The story of Pinterest has been one of great duality. Though the site has rocketed to social networking prominence in recent months, it’s been dogged by questions about it approach to copyrighted works. Though they’ve taken steps to address those issues, including a recent update to their terms of service, many feel that they haven’t done enough and that the entire system is built around infringing the rights of others.
However, as Pinterest has risen to fame, an entire cottage industry would build up around it. This includes everything from experts that claim to help you use Pinterest for promotion to sites that help you find the best content to pin.
This, in turn, raises a whole new series of copyright questions, namely if these sites are respecting copyright and how they are impacting content creators.
With that in mind, a reader of Plagiarism Today gave me a heads up to check out the site WhatToPin.com saying that the site was taking images from third parties and encouraging Pinterest users to pin the images not from the source, but from their domain.
I took a look at the site and found that her concerns were more than justified.
What is WhatToPin.com
At first glance, WhatToPin.com looks a great deal like Pinterest itself with a similar image-heavy layout. However, rather than being a collection of things “pinned” by users of the site, all of the content on the site was chosen by its operator, Mike Sutton.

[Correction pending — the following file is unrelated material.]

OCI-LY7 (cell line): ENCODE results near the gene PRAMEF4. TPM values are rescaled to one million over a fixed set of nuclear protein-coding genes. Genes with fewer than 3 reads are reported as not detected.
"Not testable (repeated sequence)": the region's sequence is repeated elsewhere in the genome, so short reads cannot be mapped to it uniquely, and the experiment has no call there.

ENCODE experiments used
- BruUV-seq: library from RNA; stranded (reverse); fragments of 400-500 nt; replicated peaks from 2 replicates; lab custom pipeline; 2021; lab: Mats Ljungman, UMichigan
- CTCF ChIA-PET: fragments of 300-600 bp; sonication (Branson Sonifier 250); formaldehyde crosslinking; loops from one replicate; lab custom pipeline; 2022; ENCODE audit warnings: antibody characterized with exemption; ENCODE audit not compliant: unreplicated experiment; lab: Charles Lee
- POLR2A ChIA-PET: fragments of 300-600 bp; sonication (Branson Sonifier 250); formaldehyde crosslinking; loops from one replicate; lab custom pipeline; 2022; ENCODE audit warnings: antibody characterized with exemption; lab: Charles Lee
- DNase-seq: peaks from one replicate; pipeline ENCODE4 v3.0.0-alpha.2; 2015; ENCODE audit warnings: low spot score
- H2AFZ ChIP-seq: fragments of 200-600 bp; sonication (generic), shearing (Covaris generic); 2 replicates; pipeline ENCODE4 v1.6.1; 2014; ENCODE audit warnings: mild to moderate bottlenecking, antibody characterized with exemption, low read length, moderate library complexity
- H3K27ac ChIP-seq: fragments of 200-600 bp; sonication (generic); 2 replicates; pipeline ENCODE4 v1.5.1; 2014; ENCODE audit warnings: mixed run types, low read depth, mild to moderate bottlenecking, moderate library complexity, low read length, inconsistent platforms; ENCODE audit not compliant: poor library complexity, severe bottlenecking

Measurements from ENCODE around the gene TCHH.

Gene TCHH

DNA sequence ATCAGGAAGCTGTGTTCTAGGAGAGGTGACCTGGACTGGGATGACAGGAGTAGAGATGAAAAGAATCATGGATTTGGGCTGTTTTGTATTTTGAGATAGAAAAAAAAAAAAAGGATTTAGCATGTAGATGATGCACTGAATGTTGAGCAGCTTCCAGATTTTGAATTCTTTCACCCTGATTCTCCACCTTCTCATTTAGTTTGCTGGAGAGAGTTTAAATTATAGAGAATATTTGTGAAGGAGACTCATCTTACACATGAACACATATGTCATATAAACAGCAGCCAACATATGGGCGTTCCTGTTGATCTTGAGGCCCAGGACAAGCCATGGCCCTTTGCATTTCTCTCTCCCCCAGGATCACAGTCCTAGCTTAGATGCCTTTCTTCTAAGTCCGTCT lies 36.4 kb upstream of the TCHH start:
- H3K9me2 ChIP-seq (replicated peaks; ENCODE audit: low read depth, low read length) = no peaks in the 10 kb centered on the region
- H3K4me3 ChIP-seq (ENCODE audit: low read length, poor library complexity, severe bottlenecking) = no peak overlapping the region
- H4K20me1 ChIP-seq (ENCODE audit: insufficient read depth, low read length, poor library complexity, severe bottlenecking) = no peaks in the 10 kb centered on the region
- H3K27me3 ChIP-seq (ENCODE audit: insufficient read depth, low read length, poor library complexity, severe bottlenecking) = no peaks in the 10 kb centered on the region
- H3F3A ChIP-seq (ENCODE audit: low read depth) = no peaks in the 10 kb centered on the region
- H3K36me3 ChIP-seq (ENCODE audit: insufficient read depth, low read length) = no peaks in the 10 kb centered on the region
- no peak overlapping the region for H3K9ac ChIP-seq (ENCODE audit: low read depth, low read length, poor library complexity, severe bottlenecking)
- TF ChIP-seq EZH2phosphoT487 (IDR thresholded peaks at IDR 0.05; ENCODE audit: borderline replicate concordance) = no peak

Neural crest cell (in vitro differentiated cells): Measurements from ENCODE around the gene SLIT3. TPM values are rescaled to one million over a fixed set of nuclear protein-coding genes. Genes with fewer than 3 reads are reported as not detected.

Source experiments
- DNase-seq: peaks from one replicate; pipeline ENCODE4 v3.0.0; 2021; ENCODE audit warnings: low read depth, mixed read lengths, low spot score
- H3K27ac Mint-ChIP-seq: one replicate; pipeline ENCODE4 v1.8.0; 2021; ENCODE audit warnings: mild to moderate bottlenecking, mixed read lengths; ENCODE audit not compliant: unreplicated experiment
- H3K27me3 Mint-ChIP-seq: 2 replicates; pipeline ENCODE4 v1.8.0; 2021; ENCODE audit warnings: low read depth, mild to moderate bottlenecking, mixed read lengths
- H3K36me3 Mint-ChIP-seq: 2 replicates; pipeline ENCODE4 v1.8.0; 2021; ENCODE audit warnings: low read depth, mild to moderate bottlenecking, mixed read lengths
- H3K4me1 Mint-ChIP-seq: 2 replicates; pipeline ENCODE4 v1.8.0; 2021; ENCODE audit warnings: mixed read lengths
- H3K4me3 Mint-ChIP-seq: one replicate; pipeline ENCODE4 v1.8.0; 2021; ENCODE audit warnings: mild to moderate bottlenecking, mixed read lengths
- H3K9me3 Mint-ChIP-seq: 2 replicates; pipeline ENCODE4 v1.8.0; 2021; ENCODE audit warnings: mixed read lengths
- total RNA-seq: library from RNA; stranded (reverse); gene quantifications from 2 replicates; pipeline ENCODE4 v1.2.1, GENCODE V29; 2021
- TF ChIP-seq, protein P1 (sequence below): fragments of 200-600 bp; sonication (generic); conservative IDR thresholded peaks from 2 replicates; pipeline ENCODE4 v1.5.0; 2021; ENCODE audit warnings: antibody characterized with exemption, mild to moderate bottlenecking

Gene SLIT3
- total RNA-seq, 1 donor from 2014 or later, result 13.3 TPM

The site is broken up into categories including DIY, food, home, photography, travel and weddings as well as having a top 100 list. All of the images come from other sites but the images on Whattopin.com are hosted on its domain itself rather than being hotlinked. According to Sutton, this is done by pulling down the images posted to various sites in their RSS feeds and republishing the images on his site.
WhatToPin.com does provide attribution with every image, including links on the image itself, the headline and the byline to it. However, that attribution isn’t always perfect as this example shows, where the attribution points to the main site and not the individual post.
However, even when the attribution does work out well, WhatToPin.com still makes the core of its focus encouraging users to pin directly from its site. What that means is that, when the image is placed on Pinterest, the image is attributed back to WhatToPin.com and not the source of the image, as shown above.
When it comes to getting pins, WhatToPin.com has been very successful, with many of its posts getting thousands of pins, all using work taken from another sites.
WhatToPin.com then turns at least some of this traffic into revenue via Google Adsense ads sprinkled throughout the site.
Clearly this gives artists a great deal to worry about. The commercial reuse of other’s images for the purpose of re-pinning in a way that fails to point to the original source (at least in the pin itself) will certainly give many artists reasons to pause. So, with these concerns in mind I wrote Sutton himself to see if and how he would address them.
Sutton was kind enough to respond to my questions on the matter highlighted. When asked where he got the images and why he felt it was acceptable to use them, he responded saying: